From a more global and not strictly scientific perspective, osteoimmunology fits well to a double need, on one hand stimulating the development of a field of scientific knowledge and, on the other, providing knowledge. In fact, these same scientists launched in 2006 the International Conference on Osteoimmunology. The idea spread quickly, although with different acceptance rates, as for some scholars it fits perfectly within the current limits of our specialty. While it is true that the book published by these four authors, Osteoimmunology: Interactions of the Immune and Skeletal Systems. A Promising Bridge Between the immune and skeletal systems, is packed with scientific content, so it happens that around such initiatives, lobbyists are generated.1

Joints and Bone Are Injured in Autoimmune Diseases

Below, we will discuss the reasons that may favor the expansion and consolidation of this proposal. Some are difficult to compress at present, especially for younger readers. We will start from a concrete example: rheumatoid arthritis, which provides an excellent opportunity to understand what the concept of osteoimmunology is and why it has developed. During the first half of the twentieth century, the disease was characterized by progressive and irreversible deterioration of the joints, while treatment depended largely on rehabilitative and physical therapies, there was no really effective drug alternatives. That is, a chronic disease of the musculoskeletal system condemning patients to the spa and disability.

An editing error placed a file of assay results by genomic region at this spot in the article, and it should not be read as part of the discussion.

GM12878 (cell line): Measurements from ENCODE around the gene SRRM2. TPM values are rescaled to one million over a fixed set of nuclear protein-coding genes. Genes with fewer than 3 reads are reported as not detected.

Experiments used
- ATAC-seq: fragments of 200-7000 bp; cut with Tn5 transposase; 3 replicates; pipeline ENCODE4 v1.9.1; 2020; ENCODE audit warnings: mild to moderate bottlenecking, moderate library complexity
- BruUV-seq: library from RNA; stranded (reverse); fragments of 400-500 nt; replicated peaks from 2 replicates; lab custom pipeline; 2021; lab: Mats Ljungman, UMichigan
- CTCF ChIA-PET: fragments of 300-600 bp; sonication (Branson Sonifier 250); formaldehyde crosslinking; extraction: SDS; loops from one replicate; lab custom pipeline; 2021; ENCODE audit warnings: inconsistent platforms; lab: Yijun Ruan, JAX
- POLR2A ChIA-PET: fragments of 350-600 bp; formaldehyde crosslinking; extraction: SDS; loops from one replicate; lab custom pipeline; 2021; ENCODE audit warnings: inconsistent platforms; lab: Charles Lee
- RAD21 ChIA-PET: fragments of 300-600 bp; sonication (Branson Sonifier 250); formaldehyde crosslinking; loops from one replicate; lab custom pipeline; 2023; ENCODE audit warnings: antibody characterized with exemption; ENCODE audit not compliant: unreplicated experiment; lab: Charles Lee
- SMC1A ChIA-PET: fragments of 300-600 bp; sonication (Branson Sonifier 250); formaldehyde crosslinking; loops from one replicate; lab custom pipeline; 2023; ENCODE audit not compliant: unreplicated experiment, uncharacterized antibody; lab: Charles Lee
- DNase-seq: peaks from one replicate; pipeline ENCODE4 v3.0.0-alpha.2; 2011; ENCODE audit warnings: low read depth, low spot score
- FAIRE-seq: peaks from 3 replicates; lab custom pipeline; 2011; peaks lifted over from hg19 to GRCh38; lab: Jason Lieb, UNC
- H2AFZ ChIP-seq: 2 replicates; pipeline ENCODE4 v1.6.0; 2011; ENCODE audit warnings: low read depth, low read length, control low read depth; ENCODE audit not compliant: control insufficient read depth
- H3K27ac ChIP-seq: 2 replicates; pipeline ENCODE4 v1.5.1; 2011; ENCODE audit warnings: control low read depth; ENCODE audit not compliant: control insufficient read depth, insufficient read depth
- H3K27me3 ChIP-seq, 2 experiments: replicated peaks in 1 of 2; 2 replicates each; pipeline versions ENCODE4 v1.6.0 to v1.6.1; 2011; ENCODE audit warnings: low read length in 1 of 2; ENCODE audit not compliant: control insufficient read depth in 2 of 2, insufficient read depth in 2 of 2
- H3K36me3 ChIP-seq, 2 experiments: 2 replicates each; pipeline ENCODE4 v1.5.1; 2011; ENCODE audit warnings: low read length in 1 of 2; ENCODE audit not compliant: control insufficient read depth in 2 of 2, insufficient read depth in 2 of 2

In 1951, Jiménez Díaz et al. published a series of articles that showed the results of treatment with nitrogen mustard in patients with rheumatoid arthritis, as well as a research strategy which was very modern for its time.7–10 This contribution was a radical change of the vision we had of the disease.7 Using for the first time immunosuppressive therapy framed this disease in the field of “immuno-allergic” diseases and, from this perspective, it became a treatable disease. Parenthetically, we would like to emphasize a curious fact that should make us think, it being that Spanish rheumatologists have never really been aware of the enormous importance of this contribution to the knowledge of the disease. So much so, that it was a line of research that died without taking off in Spain, but as we all know, triumphed in rheumatology.